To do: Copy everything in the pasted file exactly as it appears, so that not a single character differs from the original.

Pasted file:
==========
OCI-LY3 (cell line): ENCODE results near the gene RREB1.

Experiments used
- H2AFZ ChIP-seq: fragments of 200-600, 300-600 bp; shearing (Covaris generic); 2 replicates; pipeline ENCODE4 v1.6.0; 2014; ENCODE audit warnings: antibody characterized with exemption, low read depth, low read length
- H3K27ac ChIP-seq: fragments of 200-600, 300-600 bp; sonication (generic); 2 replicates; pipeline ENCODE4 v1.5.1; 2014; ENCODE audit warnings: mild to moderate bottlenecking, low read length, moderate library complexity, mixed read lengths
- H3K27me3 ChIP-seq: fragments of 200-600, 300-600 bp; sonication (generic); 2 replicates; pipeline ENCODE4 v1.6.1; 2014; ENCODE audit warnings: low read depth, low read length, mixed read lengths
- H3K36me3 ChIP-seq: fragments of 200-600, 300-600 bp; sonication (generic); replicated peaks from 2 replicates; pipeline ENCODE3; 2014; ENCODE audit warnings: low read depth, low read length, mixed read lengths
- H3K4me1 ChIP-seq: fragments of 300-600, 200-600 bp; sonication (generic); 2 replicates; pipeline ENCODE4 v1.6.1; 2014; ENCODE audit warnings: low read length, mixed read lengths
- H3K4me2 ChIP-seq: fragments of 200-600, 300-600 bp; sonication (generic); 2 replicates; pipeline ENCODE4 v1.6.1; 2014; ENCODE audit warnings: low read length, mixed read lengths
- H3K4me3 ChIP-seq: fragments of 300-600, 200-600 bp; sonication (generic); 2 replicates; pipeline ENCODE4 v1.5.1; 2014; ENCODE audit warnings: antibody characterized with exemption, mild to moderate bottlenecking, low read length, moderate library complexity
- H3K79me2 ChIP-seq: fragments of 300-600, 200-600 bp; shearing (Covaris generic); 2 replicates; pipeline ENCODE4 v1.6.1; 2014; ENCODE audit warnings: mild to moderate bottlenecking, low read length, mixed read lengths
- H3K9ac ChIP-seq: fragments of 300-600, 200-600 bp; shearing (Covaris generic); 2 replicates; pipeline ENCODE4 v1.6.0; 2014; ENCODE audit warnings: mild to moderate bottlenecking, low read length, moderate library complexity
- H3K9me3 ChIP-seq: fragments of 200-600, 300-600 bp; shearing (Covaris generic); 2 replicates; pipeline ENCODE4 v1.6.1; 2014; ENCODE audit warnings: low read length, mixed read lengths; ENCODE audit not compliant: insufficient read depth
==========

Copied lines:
OCI-LY3 (cell line): ENCODE results near the gene RREB1.

Experiments used
- H2AFZ ChIP-seq: fragments of 200-600, 300-600 bp; shearing (Covaris generic); 2 replicates; pipeline ENCODE4 v1.6.0; 2014; ENCODE audit warnings: antibody characterized with exemption, low read depth, low read length
- H3K27ac ChIP-seq: fragments of 200-600, 300-600 bp; sonication (generic); 2 replicates; pipeline ENCODE4 v1.5.1; 2014; ENCODE audit warnings: mild to moderate bottlenecking, low read length, moderate library complexity, mixed read lengths
- H3K27me3 ChIP-seq: fragments of 200-600, 300-600 bp; sonication (generic); 2 replicates; pipeline ENCODE4 v1.6.1; 2014; ENCODE audit warnings: low read depth, low read length, mixed read lengths
- H3K36me3 ChIP-seq: fragments of 200-600, 300-600 bp; sonication (generic); replicated peaks from 2 replicates; pipeline ENCODE3; 2014; ENCODE audit warnings: low read depth, low read length, mixed read lengths
- H3K4me1 ChIP-seq: fragments of 300-600, 200-600 bp; sonication (generic); 2 replicates; pipeline ENCODE4 v1.6.1; 2014; ENCODE audit warnings: low read length, mixed read lengths
- H3K4me2 ChIP-seq: fragments of 200-600, 300-600 bp; sonication (generic); 2 replicates; pipeline ENCODE4 v1.6.1; 2014; ENCODE audit warnings: low read length, mixed read lengths
- H3K4me3 ChIP-seq: fragments of 300-600, 200-600 bp; sonication (generic); 2 replicates; pipeline ENCODE4 v1.5.1; 2014; ENCODE audit warnings: antibody characterized with exemption, mild to moderate bottlenecking, low read length, moderate library complexity
- H3K79me2 ChIP-seq: fragments of 300-600, 200-600 bp; shearing (Covaris generic); 2 replicates; pipeline ENCODE4 v1.6.1; 2014; ENCODE audit warnings: mild to moderate bottlenecking, low read length, mixed read lengths
- H3K9ac ChIP-seq: fragments of 300-600, 200-600 bp; shearing (Covaris generic); 2 replicates; pipeline ENCODE4 v1.6.0; 2014; ENCODE audit warnings: mild to moderate bottlenecking, low read length, moderate library complexity
- H3K9me3 ChIP-seq: fragments of 200-600, 300-600 bp; shearing (Covaris generic); 2 replicates; pipeline ENCODE4 v1.6.1; 2014; ENCODE audit warnings: low read length, mixed read lengths; ENCODE audit not compliant: insufficient read depth